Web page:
Realizing she wanted to get away, using the extra reflexes his profession and his Talent gave to him, Josh stumbled and fell, pulling her down with him and twisting her to face him as he went down.

This was better. A heavy lock of hair tumbled out of the carefully constructed chignon, tickling his cheek. A good way to find out what she wanted, and how clever she was. Would she give in? Was this a token resistance?

He had his answer when her knee drove hard into his balls.


Shapeshifters and footballers reacted exactly the same way to a knee in the balls. They saw stars and rolled over on to their stomachs.

Whimpering with pain he heard her voice from somewhere above him. “You touch me without my permission and you get that. Every time. I trained as a cop, and I’ll use all that training to keep your filthy hands off me. You ask, next time. And wait for me to say no.”

While he was still moaning, he heard the door close behind her.

Get your copy here:


Thursday, August 10, 2006


I know, I know I should do this more often. I'll try to blog once a week!
Something I have found is that when I'm writing, as opposed to reviewing, editing, plotting or any of the other stuff that goes with the territory, I need to do it fast.
First draft should go down fast and dirty. I don't know how other authors do it, but for me, if I stop or my output goes under a certain number of words a day I lose the impetus, and the story starts to lag. I stop making the connection with my characters, and it takes me a lot longer to get back into the story.
When I revise, I cut great swathes, add other chunks, tighten and such, but I can do this in a more considered way.
So that's what I've been doing. Writing. I'm pleased to say I can see the end of "Rubies of Fire" now, and it's gone much better than I thought it would. My second vampire book!

Wednesday, July 19, 2006

Another one gone

Today I heard that Mickey Spillane had died.

When I was little, we lived in a big house, but we had no money. And it got cold in the winter, since we didn't have central heating. We didn't have a phone, either, or any of the things we consider normal today, only a television, because my grandfather had bought it for the Coronation.

So my mother bought books to fill the huge bookcases. Books by the yard, by the job lot. It worked, it made the house a lot warmer!

I read them. Everything. I read Enid Blyton, Charles Dickens and Leslie Charteris, and loved them all. I had no idea what was considered a classic and what was perceived as trash. It all went down the same way. Some books were standouts for me, including "Nicholas Nickleby" and Alan Garner's "The Moon of Gomrath." Others remain with me, like the early Saint books, where Simon Templar was above and beyond the law, a modern Robin Hood, with morals all his own.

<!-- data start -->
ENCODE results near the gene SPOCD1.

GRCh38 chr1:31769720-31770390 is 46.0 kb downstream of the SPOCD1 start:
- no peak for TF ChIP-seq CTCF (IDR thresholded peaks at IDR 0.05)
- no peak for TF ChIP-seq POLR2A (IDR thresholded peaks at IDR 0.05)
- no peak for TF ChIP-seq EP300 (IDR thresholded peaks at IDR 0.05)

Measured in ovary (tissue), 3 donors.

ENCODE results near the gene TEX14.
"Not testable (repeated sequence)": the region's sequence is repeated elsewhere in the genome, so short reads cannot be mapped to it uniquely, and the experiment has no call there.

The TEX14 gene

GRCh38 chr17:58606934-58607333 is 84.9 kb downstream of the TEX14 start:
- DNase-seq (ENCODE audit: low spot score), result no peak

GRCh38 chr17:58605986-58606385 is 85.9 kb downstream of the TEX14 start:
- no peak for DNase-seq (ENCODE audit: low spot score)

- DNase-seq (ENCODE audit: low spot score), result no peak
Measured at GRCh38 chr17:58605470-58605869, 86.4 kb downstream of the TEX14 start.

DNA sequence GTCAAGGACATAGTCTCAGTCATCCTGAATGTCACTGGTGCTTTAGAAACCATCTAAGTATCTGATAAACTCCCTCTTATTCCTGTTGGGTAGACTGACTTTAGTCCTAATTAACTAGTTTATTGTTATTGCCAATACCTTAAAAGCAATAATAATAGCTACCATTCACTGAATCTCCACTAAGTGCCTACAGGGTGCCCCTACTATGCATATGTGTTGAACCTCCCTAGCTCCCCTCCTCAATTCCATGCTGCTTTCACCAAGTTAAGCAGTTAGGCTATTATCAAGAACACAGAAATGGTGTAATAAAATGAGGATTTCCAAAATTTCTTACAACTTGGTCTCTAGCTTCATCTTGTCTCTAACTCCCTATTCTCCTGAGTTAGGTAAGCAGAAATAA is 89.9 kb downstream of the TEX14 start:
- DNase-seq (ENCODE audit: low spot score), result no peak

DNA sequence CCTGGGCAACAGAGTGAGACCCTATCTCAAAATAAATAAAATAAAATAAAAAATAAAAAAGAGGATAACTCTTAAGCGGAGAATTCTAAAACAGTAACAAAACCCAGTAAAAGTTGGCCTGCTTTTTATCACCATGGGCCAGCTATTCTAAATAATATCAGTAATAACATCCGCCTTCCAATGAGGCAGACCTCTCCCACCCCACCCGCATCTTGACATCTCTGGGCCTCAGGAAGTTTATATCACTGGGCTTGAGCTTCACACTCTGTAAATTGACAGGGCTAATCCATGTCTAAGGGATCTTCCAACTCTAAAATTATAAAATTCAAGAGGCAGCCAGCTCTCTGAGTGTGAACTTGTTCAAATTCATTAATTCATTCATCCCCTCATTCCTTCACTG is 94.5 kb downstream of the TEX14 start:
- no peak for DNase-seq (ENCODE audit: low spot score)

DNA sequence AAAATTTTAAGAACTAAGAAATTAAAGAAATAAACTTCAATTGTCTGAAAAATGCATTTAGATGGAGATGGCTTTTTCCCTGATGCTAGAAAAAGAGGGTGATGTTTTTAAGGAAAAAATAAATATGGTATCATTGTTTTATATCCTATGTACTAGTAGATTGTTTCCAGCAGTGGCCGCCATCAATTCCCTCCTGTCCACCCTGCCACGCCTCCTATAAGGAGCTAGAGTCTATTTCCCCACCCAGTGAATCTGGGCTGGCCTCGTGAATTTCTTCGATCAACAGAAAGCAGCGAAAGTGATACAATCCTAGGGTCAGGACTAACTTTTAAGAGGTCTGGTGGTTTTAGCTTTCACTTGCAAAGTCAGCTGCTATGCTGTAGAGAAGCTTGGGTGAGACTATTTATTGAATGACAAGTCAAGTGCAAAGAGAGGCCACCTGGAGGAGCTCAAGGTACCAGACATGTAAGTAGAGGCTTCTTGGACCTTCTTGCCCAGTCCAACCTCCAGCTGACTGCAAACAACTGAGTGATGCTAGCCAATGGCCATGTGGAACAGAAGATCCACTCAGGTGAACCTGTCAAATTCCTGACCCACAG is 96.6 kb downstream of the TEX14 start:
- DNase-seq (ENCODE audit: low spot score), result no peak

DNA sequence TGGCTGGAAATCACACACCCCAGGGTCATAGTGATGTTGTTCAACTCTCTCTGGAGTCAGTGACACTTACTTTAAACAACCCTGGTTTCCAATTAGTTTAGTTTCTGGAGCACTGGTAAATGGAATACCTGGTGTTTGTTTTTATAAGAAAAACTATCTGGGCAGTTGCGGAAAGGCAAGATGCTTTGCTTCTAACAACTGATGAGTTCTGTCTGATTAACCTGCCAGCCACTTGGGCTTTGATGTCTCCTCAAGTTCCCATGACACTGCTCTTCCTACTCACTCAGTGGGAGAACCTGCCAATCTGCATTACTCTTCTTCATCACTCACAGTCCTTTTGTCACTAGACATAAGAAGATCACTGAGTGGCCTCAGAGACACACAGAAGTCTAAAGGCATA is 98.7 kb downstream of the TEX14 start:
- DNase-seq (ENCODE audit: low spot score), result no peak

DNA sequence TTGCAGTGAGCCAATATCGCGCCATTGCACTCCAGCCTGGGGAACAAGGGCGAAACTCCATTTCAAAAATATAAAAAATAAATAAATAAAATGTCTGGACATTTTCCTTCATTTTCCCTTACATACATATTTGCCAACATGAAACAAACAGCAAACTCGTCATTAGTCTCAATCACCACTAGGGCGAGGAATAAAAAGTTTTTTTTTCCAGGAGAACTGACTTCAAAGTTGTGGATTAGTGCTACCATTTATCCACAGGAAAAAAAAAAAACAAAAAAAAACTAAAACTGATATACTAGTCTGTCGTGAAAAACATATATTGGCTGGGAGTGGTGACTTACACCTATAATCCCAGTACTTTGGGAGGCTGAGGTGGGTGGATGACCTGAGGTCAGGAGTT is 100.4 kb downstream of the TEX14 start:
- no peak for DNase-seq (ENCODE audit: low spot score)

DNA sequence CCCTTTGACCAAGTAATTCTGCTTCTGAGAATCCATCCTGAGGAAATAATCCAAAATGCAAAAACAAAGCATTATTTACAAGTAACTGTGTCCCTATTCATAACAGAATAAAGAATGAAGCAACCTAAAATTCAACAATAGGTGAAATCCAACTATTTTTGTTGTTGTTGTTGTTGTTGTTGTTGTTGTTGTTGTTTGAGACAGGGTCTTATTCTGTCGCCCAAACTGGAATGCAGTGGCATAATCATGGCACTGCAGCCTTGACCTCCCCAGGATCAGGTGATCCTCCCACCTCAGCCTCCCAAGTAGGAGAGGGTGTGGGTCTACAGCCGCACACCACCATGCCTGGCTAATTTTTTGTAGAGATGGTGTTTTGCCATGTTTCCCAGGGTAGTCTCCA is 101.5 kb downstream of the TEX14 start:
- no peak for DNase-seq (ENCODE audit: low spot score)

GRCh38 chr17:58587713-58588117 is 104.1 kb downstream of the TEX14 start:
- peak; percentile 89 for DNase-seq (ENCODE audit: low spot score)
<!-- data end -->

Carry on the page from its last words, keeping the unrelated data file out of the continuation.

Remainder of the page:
Then my mother caught me reading Mickey Spillane's "No Orchids For Miss Blandish." A cheery tale of a brutal kidnapper and the rich girl he kidnaps and rapes. And how she falls in love with him. I have since discovered that the book was a sensation in its day, condemned for all kinds of sins. But it sold a bucketload of copies, including the copy that fell into my innocent hands.

My mother took the book away and then went through the books in my room. No more Simon Templar or James Bond. Dickens only got through by the skin of his teeth. But I always retained a soft spot for Spillane.

Not at all today's style, with evil, sexy baddies outclassing the boring goodies, or the brutal secret agent walking all over the women to get his villain. Spillane knew what he was doing, the sharp style complimenting the violent stories.

And he sold 150 million books in his lifetime. Dayum! That made me stop and think, I can tell you!

Monday, July 17, 2006

Conference news

I've been away, at a conference. The Romantic Novelists' Association conference at Penrith, to be precise. Penrith is in the Lake District, a beautiful town in a beautiful setting. I had a great time, meeting other authors, attending seminars, learning a boatload of stuff.
I'm always amazed when authors accept me as "one of us." I've never been "one of us," so the feeling is a new one to me, but I am enjoying it! And I'm finding that more authors feel like that. We sit at home, typing away, wondering if we're completely mad to turn storytelling into a career, only to find that the people we've read and admired for years feel exactly the same way!

Wednesday, July 05, 2006

Oh for an ounce of fat!

This is really scary. I've been looking forward to the release of "Pirates of the Caribbean 2," but I've just seen the pictures of Keira Knightley at the London premiere. She wears a bronze dress that is draped loosely over her top half, and should look gorgeous.
But it doesn't.
Why? Because Ms Knightley doesn't have a figure any more. The dress shows most of her chest, and it is a chest, the breasts have completely gone. I'm not going to bitch and snark, this is much too serious for that.
Who told her this look is good for her? Who has encouraged her to do this?